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Cambridge Institute for Sustainability Leadership (CISL)

26 August 2022 - Intended to support policymakers, this policy brief from Dr Gabriel Okello and Dr Jake Reynolds seeks to improve understanding of the state of e-mobility in Uganda and how best to achieve the transition to low-pollution transportation. Drawing on the collaborative research conducted as part of The Prince of Wales Global Sustainability Fellowship in Air Quality and NCDs, supported by AstraZeneca, the brief offers recommendations for those looking to facilitate a holistic, just and sustainable transition to e-mobility in Uganda.

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Transport linkages are crucial in connecting workers and businesses in cities, as it is a means of movement of goods and services in, out and within the cities, providing access to healthcare, education and employment opportunities to its people. However, current infrastructure levels in many cities are overwhelmed by a rapidly growing number of vehicles which is resulting to traffic congestion, particularly in developing countries, with potentially negative effects on outcomes ranging from economic activity to health.

In the face of rapid population growth and urbanisation, Uganda is experiencing a staggering increase in mobility. Motorised transport—particularly minibuses, vans and motorcycles (bodas)—is becoming increasingly popular, leading to the degradation of urban air quality and subsequent negative impacts on the environment and human health. E-mobility offers a means of reducing these impacts, while simultaneously creating a vast array of green jobs. This brief offers insights into how furthering collaboration with stakeholders in business, policymakers and motorcycle riders’ associations allows the co-design of effective pathways to replace petrol-driven bodas with electric versions, with suggestions for how this process might best be implemented.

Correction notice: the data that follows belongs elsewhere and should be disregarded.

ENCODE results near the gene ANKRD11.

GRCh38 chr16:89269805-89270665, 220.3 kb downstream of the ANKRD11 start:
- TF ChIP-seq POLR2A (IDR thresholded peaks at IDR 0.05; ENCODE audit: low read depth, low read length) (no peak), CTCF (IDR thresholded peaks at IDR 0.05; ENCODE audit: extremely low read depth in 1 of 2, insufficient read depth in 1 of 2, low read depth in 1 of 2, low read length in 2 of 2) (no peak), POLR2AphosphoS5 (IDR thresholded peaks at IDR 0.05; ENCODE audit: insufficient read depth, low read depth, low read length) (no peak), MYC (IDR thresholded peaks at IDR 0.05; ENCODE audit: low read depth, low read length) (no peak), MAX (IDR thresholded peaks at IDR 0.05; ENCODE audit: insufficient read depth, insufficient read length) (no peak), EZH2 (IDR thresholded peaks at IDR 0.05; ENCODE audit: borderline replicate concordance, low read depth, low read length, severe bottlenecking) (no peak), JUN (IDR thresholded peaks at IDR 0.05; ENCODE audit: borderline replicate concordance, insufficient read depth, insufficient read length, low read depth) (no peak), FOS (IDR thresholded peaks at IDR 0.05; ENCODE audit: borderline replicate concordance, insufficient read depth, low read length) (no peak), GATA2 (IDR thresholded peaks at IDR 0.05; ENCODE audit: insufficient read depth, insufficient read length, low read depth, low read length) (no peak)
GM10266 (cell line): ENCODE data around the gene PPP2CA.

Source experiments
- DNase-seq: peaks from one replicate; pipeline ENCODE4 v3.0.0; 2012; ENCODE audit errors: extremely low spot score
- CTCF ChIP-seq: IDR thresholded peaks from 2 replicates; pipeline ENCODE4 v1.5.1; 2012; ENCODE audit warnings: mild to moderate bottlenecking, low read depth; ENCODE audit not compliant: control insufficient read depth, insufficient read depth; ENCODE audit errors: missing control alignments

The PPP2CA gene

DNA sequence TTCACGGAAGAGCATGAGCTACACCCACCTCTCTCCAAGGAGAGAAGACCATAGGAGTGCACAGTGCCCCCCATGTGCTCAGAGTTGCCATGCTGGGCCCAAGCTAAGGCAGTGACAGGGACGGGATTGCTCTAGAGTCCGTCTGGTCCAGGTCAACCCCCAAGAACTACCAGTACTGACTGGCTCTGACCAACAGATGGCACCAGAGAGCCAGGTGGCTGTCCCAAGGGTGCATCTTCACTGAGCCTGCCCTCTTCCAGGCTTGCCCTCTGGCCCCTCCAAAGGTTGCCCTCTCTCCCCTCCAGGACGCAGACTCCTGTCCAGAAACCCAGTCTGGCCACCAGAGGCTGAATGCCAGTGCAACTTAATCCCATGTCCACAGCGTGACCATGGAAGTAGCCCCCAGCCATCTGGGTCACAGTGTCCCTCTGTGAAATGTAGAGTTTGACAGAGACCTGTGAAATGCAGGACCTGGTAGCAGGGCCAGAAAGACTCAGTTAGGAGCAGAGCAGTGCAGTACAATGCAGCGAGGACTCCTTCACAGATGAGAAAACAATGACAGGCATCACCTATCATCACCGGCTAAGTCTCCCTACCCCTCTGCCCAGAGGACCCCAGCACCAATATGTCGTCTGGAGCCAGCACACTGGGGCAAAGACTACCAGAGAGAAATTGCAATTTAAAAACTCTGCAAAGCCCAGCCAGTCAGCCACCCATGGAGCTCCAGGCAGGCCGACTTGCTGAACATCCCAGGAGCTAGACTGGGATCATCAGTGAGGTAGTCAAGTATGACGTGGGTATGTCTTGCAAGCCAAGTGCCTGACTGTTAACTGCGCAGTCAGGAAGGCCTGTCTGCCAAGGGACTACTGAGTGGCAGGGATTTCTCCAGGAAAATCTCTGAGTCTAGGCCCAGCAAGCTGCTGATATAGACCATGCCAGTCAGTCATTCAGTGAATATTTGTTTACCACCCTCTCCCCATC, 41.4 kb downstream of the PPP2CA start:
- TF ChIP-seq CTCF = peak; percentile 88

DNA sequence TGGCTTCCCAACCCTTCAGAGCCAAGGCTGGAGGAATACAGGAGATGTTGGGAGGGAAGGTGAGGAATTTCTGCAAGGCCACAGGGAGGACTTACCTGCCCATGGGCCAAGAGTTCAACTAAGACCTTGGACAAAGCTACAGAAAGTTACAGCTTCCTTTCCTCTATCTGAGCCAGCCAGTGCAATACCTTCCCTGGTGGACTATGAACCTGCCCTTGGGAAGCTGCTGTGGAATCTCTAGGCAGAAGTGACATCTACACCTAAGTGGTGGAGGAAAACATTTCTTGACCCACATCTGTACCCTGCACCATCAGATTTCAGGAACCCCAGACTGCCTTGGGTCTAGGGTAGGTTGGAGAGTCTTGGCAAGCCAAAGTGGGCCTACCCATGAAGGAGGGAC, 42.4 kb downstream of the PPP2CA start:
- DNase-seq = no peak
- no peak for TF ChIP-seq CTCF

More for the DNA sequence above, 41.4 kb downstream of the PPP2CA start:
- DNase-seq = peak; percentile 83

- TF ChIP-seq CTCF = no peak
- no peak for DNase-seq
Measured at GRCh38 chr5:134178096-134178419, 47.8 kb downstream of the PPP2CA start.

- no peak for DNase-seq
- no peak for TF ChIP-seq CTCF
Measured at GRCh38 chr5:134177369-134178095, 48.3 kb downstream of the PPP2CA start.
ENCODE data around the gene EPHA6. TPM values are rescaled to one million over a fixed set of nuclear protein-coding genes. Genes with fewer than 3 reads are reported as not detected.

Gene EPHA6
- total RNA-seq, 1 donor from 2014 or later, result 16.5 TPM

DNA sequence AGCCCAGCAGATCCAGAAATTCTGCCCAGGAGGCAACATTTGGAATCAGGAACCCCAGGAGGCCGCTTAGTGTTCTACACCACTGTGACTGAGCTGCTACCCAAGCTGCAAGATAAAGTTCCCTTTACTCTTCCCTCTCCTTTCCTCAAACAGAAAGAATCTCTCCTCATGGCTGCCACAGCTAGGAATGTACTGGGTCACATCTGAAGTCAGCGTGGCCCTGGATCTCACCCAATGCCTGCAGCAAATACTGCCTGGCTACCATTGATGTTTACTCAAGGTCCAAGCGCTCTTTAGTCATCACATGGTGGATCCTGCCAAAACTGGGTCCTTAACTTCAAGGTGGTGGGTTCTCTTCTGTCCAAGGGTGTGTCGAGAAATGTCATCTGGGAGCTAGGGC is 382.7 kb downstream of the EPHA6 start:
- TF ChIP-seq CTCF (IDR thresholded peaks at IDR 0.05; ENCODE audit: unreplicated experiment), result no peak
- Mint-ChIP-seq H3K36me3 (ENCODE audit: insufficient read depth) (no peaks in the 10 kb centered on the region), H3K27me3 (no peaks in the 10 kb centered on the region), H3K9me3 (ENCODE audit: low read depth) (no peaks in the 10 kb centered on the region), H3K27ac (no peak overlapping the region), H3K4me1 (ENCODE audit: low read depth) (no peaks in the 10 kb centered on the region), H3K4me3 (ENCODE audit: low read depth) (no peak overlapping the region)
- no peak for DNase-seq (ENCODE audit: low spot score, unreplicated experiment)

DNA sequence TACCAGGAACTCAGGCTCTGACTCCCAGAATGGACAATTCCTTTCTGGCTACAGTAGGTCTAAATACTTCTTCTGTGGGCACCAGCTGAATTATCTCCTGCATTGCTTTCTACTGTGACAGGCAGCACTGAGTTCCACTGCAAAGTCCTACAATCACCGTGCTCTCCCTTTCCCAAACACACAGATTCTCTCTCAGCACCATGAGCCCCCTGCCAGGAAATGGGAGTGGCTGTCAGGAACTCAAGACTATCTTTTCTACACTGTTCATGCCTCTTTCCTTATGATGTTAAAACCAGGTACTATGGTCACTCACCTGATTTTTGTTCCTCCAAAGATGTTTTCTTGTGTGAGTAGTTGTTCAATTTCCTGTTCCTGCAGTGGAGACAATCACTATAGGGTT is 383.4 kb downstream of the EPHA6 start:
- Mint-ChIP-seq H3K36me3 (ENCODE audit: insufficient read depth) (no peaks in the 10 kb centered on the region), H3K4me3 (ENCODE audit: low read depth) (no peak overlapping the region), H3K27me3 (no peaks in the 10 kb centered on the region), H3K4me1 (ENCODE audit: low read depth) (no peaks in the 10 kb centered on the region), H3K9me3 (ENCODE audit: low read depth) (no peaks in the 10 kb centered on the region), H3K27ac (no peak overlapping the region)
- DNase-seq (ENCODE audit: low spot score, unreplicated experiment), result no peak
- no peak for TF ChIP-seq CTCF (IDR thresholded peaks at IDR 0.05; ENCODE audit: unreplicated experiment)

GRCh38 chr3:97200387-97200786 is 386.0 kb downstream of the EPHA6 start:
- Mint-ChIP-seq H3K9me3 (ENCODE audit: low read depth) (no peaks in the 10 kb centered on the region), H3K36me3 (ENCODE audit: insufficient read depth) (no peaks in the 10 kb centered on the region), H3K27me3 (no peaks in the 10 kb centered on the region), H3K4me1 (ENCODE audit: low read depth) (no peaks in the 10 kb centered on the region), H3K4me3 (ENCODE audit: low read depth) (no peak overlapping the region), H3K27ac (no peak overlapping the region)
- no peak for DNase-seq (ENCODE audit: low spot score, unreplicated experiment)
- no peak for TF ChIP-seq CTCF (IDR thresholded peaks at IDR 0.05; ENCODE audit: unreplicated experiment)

Key findings:

  • The demand for e-mobility is growing in Uganda;
  • E-mobility has the potential to reduce local air pollution, GHG gases and related health burdens in Ugandan cities, creating tens of thousands of green jobs in the process;
  • Our research suggests that the transition to e-mobility will be most effective when it is inclusive and supported by effective policy built upon a robust evidence-base;

Key recommendations include:

  • drawing up policies to provide guidance on the e-mobility transition pathway,
  • building local capacity in the e-mobility sector,
  • Identifying and addressing barriers to early electric vehicle adoption,
  • building capacity around re-use and recycling of e-waste (especially batteries), and
  • incorporating e-mobility into existing transport modes;
  • multi-sectoral and multi-disciplinary approach to transition will remove barriers to adoption in each part of the e-mobility ecosystem, fostering the widest possible distribution of benefits.

Find out more about Gabriel's research Fellowship in Air Quality and NCDs, supported by AstraZeneca

Published: 26 August 2022

Authors and acknowledgements

This paper was written by Dr Gabriel Okello and Dr Jake Reynolds. Review of drafts and comments were provided by Dr Gianna Huhn (CISL) and Usamah Luutu Kaggwa (Ministry of Energy and Mineral Development, Uganda).


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The opinions expressed here are those of the authors and do not represent an official position of CISL or The University of Cambridge.